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Six Maryland Trees Become New National Champion Trees
ANNAPOLIS, MD — Six of Maryland’s current big tree champions were recently deemed new National Champions by the nation’s oldest nonprofit citizens’ conservation organization, American Forests in the 2008-2009 National Register of Big Trees.
“We are proud of these honors which help to keep Maryland’s strong forestry tradition alive,” said Steve Koehn, Maryland Forest Service Director.
The new national champions from Maryland include:
- An American Elm with a trunk circumference of 246 inches from Baltimore County. Standing 136 feet tall, it is the tallest of all the elm species national champions in the United States.
- In Howard County, a Bigleaf Magnolia, standing 55 feet tall with an average crown spread of 53 feet.
- An Atlantic White-cedar from Bel Air, Md. with a 127-inch in trunk circumference.
- In Silver Spring, Md. a Blackhaw standing 26 feet tall was designated co-champion with a Virginia tree of the same species.
- A Kentucky Coffeetree, standing 85 feet tall from Washington, Md. also became a co-champion with a tree from Ohio.
- An American Holly located in Prince George’s County became a tri-champion with two Virginia trees.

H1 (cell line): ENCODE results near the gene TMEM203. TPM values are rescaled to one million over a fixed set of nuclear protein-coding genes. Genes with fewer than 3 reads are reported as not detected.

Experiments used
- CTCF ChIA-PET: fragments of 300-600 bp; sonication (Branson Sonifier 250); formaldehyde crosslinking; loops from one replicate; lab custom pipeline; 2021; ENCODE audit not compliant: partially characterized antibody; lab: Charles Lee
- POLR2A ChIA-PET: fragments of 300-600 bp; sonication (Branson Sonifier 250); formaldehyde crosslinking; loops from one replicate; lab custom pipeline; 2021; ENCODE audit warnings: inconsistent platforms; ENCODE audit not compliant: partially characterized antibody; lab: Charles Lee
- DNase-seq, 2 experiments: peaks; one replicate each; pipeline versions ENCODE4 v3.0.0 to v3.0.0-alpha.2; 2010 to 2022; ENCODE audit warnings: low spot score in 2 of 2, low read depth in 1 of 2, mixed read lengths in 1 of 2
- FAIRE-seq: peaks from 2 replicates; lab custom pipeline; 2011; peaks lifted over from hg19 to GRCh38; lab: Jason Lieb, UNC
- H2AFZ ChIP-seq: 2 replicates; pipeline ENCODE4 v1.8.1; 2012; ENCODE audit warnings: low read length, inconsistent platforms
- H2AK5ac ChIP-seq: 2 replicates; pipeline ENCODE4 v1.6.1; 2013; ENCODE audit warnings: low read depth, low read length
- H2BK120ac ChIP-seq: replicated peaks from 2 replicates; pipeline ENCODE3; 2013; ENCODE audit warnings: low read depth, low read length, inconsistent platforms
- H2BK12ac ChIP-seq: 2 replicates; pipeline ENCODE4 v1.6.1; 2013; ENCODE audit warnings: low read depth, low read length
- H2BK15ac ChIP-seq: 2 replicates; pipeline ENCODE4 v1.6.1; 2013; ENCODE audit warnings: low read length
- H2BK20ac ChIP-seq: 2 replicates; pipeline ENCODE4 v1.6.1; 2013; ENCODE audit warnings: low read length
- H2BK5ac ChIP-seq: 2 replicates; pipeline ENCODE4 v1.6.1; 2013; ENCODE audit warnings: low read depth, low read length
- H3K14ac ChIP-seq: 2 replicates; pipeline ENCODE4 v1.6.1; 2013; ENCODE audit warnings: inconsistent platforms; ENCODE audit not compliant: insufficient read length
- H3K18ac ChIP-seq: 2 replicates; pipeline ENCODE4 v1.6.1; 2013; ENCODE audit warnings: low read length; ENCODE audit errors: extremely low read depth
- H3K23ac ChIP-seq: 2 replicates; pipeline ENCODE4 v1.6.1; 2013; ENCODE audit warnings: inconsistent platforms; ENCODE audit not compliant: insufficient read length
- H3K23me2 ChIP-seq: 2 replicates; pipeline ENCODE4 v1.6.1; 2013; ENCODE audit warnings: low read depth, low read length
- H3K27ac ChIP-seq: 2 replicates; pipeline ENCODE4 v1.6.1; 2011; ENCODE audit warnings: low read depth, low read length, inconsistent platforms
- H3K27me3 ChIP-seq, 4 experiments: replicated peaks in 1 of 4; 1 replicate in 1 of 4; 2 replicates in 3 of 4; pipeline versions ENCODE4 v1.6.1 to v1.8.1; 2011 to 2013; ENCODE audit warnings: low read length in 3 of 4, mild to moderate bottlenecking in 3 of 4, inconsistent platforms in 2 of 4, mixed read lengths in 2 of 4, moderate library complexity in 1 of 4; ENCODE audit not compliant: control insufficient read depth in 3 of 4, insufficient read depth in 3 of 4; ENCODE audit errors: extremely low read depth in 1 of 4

“The Maryland Big Tree program is thrilled to have its champions recognized at a national level,“ said John Bennett, Maryland Big Tree Program Volunteer Manager. “It highlights not only the sheer size of these impressive trees, but focuses on the value of all trees.”
Official big tree designations are based on a point system. A tree’s eligibility for big tree status relies upon three measurements including: trunk circumference at 4 ˝ feet above the ground; vertical tree height; and the average crown spread. These measurements are added together to calculate the tree’s total points.
For more information, email John Bennett at: Mdbigtreeprogram@aol.com.
To be eligible for listing in the National Register of Big Trees, a species must be recognized as native or naturalized in the continental United States. When two trees have scores that fall within 5 points of each other, they are listed as co-champions. For a complete listing of national champion trees, visit www.americanforests.org/downloads/bigtrees/2008_NB_Tree_Reg.pdf.
May 8, 2008
Contact: Olivia Campbell
410-260-8016 office I 410-507-7525 cell
Maryland Department of Natural Resources (DNR) is the state agency responsible for providing natural and living resource-related services to citizens and visitors. DNR manages more than 449,000 acres of public lands and 17,000 miles of waterways, along with Maryland's forests, fisheries and wildlife for maximum environmental, economic and quality of life benefits. A national leader in land conservation, DNR-managed parks and natural, historic and cultural resources attract 12 million visitors annually. DNR is the lead agency in Maryland's effort to restore the Chesapeake Bay, the state's number one environmental priority. Learn more at www.dnr.maryland.gov.